The Carnival Masks of Jacmel, Haiti, Are a Papier-Maché Fever Dream – •

[Many thanks to Peter Jordens for bringing this item to our attention.] As a part of a particular collection for 2022, Atlas Obscura is doing “a deep visible dive into fascinating Carnival traditions world wide.” Matthew Taub presents Carnival within the coastal Haitian city of Jacmel. For full array of spectacular images of Jacmel carnival masks, go to Atlas Obscura.

Carnival within the coastal Haitian city of Jacmel is a showcase for Haiti’s artists and a visit by means of the trying glass for animal lovers. The city’s festivities are famend for the papier-maché masks that don’t a lot depict animals as conjure visions of them. The pictures are beautiful: from the tart crimson and yellow of the jaguar to the looking eyes of the alligator, the artists of Jacmel provide Carnival-goers an expertise extra vivid than most films. (The repertoire extends to cowl many different creatures as properly, together with celebrities and politicians.)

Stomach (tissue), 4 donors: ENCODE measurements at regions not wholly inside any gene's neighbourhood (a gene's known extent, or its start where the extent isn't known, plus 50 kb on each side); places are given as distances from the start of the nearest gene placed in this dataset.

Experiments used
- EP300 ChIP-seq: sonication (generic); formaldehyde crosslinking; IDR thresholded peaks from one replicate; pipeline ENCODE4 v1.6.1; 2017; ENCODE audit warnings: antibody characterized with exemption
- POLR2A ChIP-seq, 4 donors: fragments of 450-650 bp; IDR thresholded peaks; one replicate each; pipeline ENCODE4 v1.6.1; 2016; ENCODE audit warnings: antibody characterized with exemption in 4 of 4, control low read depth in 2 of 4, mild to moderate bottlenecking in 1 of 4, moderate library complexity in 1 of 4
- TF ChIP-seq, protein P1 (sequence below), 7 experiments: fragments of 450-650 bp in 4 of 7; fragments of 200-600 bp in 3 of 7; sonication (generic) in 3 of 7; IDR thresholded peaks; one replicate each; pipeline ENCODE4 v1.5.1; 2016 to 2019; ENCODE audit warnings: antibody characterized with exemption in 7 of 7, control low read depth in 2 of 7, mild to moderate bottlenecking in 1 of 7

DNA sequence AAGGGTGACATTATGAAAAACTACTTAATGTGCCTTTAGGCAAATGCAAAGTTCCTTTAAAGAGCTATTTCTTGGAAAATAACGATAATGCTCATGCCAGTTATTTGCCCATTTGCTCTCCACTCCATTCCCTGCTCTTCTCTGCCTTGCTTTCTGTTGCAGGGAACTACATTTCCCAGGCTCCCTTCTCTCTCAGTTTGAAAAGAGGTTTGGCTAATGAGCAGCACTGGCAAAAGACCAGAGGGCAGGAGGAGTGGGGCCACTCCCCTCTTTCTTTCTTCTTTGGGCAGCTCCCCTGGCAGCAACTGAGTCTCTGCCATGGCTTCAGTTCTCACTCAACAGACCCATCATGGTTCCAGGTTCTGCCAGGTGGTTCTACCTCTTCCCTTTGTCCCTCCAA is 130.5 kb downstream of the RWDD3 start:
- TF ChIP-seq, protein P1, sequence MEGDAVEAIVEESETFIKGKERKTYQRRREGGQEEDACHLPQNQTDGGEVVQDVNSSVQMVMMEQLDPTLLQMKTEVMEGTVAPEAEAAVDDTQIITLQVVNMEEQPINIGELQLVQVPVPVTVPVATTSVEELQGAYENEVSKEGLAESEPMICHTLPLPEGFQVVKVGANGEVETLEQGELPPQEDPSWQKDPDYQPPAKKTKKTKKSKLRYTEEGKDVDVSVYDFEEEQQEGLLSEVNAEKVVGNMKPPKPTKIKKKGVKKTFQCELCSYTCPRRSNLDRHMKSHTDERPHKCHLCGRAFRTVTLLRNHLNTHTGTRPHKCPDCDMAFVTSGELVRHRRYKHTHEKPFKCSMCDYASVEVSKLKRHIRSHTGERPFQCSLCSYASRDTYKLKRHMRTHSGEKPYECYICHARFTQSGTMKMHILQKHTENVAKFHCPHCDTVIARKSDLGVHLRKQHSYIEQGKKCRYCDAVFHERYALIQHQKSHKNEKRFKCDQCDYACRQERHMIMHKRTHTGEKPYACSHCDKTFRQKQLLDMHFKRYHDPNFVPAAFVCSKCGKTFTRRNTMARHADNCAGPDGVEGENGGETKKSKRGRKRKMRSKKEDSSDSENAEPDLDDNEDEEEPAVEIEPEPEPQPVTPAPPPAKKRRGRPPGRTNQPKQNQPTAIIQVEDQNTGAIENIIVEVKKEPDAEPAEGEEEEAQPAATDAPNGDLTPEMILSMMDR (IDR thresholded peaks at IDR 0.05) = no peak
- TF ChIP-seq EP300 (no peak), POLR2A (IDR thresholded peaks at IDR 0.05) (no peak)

In fact, there’s extra to Carnival in Jacmel than world-class papier-maché, although that might certainly suffice. That is the prelude to Mardi Gras, in any case. (The multicolored homes that line Jacmel’s streets are famous for having influenced the look of New Orleans, too.) As such, the streets are full of dancing, music, meals, and copious drink—from rum to well-known native espresso, as Jacmel was traditionally a hub within the espresso commerce.

Certainly, this comparatively small, deeply scenic seaside city is house to a wealthy historic legacy. Toussaint Louverture, a frontrunner of the Haitian Revolution, gained management of Jacmel in 1800. Later, the Venezuelan revolutionary Francisco de Miranda first raised the flag of the Republic of Venezuela, liberated from Spanish rule, within the Bay of Jacmel. Because the January 2010 earthquake that devastated Haiti—Jacmel alone sustained a whole lot of deaths and 1000’s of accidents—renewed effort has gone into drawing vacationers to the Carnival of Jacmel, which UNESCO acknowledged in 2014 as a Artistic Metropolis of Crafts and Folks Arts.

Indigo Arts Gallery shared some papier-maché masks from Jacmel of their assortment with Atlas Obscura.

For full array of Carnival masks, see https://www.atlasobscura.com/articles/carnival-masks-of-jacmel-haiti

[Shown above: “Carnaval 86” “Djab” Mask, unknown artist, 1986. ANTHONY H. FISHER/INDIGO ARTS GALLERY.]

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